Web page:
Another area for researchers to consider concerns behavioral change sustainability. As is the case with traditional behavioral interventions, eHealth interventions do not seem to sustain behavioral change once the intervention is completed. For example, intervention effects were reported to peak from 4 to 12 months post baseline but begin to decline after 12 months based on a meta-analysis assessing the mean effect for 88 eHealth interventions (Krebs, Prochaska, & Rossi, 2010). Helping individuals maintain their behavioral change is warranted post eHealth intervention and leaves us to ponder one major question regarding sustained behavioral change: Are the actual eHealth interventions sustained once the programs are completed?

eHealth design features need further exploration. For example, variations seen in the outcomes for eHealth interventions are partly the result of the type of design features used in the interventions. A systematic review of 52 published reports highlighted 4 of 11 interactive eHealth features that may mediate the effects of the intervention design on outcomes (Morrison, Yardley, Powell, & Michie, 2012). The four features are social context and support, contacts with the intervention, tailoring, and self-management. Social context and support facilitate individuals’ perceptions of their human or human-like interaction. Contacts with intervention were either expert-initiated or user-initiated and provide the means in which the individual interacts with the intervention. Tailoring provides relevant information matched to the individual or groups. Self-management is the use of personal information for reflective monitoring. Because some of these design features are not specific to eHealth interventions, Morrison et al. (2012) urged researchers to consider some of the following unanswered questions for a fuller understanding of how and why these features work. What are the mechanisms that make each of these four features effective? Why is it that user-initiated contacts (e.g., ask the experts) seem to have little influence on intervention outcomes? Are self-management strategies more effective when they are structured or unstructured?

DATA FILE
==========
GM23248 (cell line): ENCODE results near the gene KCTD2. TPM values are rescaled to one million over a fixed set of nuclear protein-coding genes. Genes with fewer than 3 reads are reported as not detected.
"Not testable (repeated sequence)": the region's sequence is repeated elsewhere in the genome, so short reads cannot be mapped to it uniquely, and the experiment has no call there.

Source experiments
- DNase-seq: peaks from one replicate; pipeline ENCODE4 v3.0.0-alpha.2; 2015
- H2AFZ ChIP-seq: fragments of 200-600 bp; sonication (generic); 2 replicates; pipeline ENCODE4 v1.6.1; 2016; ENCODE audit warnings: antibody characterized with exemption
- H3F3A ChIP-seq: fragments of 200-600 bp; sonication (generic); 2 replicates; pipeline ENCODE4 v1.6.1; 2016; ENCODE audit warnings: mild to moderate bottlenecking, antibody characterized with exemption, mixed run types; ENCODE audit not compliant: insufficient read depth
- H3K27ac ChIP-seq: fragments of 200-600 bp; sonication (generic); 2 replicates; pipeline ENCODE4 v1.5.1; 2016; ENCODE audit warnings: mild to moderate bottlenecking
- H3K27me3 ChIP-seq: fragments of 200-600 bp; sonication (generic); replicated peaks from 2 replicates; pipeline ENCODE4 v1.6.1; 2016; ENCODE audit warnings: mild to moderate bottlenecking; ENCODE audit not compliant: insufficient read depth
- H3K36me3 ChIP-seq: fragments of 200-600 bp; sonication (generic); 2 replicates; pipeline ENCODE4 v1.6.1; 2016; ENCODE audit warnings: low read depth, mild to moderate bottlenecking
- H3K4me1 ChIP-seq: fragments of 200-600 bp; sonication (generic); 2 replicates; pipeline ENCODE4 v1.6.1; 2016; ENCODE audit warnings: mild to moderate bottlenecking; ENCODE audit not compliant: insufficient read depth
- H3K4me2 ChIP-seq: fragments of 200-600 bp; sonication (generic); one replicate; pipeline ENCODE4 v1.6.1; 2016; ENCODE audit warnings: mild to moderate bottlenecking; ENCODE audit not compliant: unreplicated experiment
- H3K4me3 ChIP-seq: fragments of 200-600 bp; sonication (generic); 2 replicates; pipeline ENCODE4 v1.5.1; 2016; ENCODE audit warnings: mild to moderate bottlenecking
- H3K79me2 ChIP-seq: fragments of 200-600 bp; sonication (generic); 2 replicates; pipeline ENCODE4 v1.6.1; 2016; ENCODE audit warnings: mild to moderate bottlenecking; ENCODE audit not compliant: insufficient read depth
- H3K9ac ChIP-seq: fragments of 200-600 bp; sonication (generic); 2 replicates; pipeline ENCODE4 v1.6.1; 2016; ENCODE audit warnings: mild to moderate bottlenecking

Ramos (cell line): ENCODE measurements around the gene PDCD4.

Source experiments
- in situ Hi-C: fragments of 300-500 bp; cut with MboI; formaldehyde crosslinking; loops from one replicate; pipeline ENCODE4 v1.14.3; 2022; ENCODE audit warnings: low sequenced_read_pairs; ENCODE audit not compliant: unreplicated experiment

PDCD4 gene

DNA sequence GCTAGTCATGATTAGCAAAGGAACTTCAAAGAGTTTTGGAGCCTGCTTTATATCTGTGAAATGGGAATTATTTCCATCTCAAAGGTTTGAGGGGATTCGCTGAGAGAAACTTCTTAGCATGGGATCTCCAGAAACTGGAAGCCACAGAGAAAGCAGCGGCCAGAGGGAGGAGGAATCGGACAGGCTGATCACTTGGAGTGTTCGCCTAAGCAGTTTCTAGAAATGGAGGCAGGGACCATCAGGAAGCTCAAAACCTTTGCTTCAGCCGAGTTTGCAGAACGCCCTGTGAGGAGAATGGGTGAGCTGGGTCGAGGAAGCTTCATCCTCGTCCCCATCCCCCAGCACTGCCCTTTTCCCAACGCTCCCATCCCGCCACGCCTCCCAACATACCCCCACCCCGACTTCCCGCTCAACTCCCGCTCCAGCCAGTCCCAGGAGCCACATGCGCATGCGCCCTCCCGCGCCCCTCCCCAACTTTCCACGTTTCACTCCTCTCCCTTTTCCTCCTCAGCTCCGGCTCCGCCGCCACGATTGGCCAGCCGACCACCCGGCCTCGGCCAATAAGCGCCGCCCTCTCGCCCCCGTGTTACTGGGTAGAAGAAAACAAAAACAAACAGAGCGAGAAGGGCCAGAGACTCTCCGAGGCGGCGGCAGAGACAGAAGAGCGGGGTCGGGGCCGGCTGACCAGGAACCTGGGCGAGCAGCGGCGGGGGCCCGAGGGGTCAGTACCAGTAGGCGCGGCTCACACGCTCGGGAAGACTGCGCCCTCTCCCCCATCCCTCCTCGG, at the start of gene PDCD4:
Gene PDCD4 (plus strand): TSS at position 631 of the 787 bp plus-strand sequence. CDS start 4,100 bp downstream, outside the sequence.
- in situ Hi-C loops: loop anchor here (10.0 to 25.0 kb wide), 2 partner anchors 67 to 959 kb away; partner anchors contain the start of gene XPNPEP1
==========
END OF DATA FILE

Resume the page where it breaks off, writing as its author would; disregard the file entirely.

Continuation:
The eHealth research field is becoming well established, and with its burgeoning body of literature comes areas that call for clarification. The ambiguous components of eHealth—its definition, intervention sustainability, and characteristics of its effective design features—are challenges for future research. The field is well poised for and could benefit from published reports that document important information such as intervention details, descriptions of the development and implementation of interventions, and stakeholder expectations of eHealth interventions. Indeed, these unanswered questions pose an exciting opportunity for nursing scientists and make eHealth research ambiguous and promising at the same time.